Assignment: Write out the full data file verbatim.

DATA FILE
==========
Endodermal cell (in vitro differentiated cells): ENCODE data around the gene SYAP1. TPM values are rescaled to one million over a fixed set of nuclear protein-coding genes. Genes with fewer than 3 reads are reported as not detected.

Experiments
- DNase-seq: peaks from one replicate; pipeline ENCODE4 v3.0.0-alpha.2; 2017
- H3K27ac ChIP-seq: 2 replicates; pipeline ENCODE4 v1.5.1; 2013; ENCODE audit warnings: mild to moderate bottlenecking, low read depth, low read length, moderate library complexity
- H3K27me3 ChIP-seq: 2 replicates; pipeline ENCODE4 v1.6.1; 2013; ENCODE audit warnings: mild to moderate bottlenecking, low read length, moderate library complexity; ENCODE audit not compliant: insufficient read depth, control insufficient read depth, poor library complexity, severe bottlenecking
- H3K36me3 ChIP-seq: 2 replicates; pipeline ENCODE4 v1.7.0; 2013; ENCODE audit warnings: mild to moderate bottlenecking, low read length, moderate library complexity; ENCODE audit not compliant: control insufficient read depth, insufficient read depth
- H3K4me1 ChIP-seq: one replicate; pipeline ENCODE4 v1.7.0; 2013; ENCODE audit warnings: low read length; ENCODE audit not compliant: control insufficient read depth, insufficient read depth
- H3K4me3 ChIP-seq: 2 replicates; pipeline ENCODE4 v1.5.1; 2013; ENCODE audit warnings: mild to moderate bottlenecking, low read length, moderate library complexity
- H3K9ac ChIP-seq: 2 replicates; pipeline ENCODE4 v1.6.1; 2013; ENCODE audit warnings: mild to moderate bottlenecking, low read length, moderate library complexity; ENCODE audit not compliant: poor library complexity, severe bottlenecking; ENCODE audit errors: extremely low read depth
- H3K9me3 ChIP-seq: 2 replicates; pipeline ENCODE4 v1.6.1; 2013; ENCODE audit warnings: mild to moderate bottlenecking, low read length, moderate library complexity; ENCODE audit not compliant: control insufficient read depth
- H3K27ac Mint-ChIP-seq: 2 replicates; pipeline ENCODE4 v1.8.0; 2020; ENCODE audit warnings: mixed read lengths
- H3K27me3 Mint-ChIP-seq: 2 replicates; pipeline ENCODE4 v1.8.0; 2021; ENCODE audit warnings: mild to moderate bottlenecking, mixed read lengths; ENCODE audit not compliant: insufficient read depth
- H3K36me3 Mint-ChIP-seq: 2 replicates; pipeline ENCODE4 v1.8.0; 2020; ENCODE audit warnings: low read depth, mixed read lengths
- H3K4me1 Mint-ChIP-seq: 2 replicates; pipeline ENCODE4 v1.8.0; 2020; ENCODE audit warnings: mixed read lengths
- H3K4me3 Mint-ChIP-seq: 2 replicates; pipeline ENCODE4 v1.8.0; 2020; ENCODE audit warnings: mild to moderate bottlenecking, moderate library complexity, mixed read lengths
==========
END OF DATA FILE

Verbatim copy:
Endodermal cell (in vitro differentiated cells): ENCODE data around the gene SYAP1. TPM values are rescaled to one million over a fixed set of nuclear protein-coding genes. Genes with fewer than 3 reads are reported as not detected.

Experiments
- DNase-seq: peaks from one replicate; pipeline ENCODE4 v3.0.0-alpha.2; 2017
- H3K27ac ChIP-seq: 2 replicates; pipeline ENCODE4 v1.5.1; 2013; ENCODE audit warnings: mild to moderate bottlenecking, low read depth, low read length, moderate library complexity
- H3K27me3 ChIP-seq: 2 replicates; pipeline ENCODE4 v1.6.1; 2013; ENCODE audit warnings: mild to moderate bottlenecking, low read length, moderate library complexity; ENCODE audit not compliant: insufficient read depth, control insufficient read depth, poor library complexity, severe bottlenecking
- H3K36me3 ChIP-seq: 2 replicates; pipeline ENCODE4 v1.7.0; 2013; ENCODE audit warnings: mild to moderate bottlenecking, low read length, moderate library complexity; ENCODE audit not compliant: control insufficient read depth, insufficient read depth
- H3K4me1 ChIP-seq: one replicate; pipeline ENCODE4 v1.7.0; 2013; ENCODE audit warnings: low read length; ENCODE audit not compliant: control insufficient read depth, insufficient read depth
- H3K4me3 ChIP-seq: 2 replicates; pipeline ENCODE4 v1.5.1; 2013; ENCODE audit warnings: mild to moderate bottlenecking, low read length, moderate library complexity
- H3K9ac ChIP-seq: 2 replicates; pipeline ENCODE4 v1.6.1; 2013; ENCODE audit warnings: mild to moderate bottlenecking, low read length, moderate library complexity; ENCODE audit not compliant: poor library complexity, severe bottlenecking; ENCODE audit errors: extremely low read depth
- H3K9me3 ChIP-seq: 2 replicates; pipeline ENCODE4 v1.6.1; 2013; ENCODE audit warnings: mild to moderate bottlenecking, low read length, moderate library complexity; ENCODE audit not compliant: control insufficient read depth
- H3K27ac Mint-ChIP-seq: 2 replicates; pipeline ENCODE4 v1.8.0; 2020; ENCODE audit warnings: mixed read lengths
- H3K27me3 Mint-ChIP-seq: 2 replicates; pipeline ENCODE4 v1.8.0; 2021; ENCODE audit warnings: mild to moderate bottlenecking, mixed read lengths; ENCODE audit not compliant: insufficient read depth
- H3K36me3 Mint-ChIP-seq: 2 replicates; pipeline ENCODE4 v1.8.0; 2020; ENCODE audit warnings: low read depth, mixed read lengths
- H3K4me1 Mint-ChIP-seq: 2 replicates; pipeline ENCODE4 v1.8.0; 2020; ENCODE audit warnings: mixed read lengths
- H3K4me3 Mint-ChIP-seq: 2 replicates; pipeline ENCODE4 v1.8.0; 2020; ENCODE audit warnings: mild to moderate bottlenecking, moderate library complexity, mixed read lengths